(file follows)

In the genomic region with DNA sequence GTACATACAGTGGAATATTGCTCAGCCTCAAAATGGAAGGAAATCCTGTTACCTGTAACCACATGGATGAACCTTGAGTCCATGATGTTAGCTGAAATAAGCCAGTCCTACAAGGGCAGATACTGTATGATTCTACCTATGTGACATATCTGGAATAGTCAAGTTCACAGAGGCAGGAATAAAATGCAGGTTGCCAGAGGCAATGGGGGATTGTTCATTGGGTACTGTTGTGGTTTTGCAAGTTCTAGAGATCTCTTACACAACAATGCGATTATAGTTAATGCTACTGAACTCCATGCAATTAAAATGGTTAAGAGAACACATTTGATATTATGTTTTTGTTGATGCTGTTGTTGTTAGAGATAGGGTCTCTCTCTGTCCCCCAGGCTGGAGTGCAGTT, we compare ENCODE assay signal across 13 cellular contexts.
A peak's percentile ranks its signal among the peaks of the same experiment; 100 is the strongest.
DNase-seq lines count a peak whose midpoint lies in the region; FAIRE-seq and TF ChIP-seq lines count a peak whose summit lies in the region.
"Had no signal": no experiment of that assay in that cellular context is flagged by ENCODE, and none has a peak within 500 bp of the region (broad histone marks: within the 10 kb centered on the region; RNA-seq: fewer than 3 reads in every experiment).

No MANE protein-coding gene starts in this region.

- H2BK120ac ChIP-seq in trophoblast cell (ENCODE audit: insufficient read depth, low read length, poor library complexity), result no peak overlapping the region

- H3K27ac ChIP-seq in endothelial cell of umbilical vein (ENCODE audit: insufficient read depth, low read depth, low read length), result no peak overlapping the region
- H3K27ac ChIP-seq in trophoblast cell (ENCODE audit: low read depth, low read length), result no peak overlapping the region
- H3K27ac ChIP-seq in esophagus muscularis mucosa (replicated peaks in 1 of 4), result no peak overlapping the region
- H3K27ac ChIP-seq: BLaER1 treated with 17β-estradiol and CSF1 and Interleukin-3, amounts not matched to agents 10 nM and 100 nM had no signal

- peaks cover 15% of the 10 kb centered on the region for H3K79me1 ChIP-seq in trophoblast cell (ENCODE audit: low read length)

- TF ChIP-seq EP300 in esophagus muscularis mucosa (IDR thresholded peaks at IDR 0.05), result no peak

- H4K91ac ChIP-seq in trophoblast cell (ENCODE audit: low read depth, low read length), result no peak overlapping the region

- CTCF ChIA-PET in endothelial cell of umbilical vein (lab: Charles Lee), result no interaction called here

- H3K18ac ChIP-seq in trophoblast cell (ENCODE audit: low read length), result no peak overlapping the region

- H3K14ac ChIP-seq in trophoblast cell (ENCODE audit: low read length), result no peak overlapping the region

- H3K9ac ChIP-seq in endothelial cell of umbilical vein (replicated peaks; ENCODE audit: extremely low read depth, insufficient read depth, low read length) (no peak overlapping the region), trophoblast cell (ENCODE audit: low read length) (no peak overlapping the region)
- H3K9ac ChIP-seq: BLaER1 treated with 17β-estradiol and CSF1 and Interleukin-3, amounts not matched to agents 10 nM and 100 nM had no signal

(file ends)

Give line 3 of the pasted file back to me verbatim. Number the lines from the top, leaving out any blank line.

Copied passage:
DNase-seq lines count a peak whose midpoint lies in the region; FAIRE-seq and TF ChIP-seq lines count a peak whose summit lies in the region.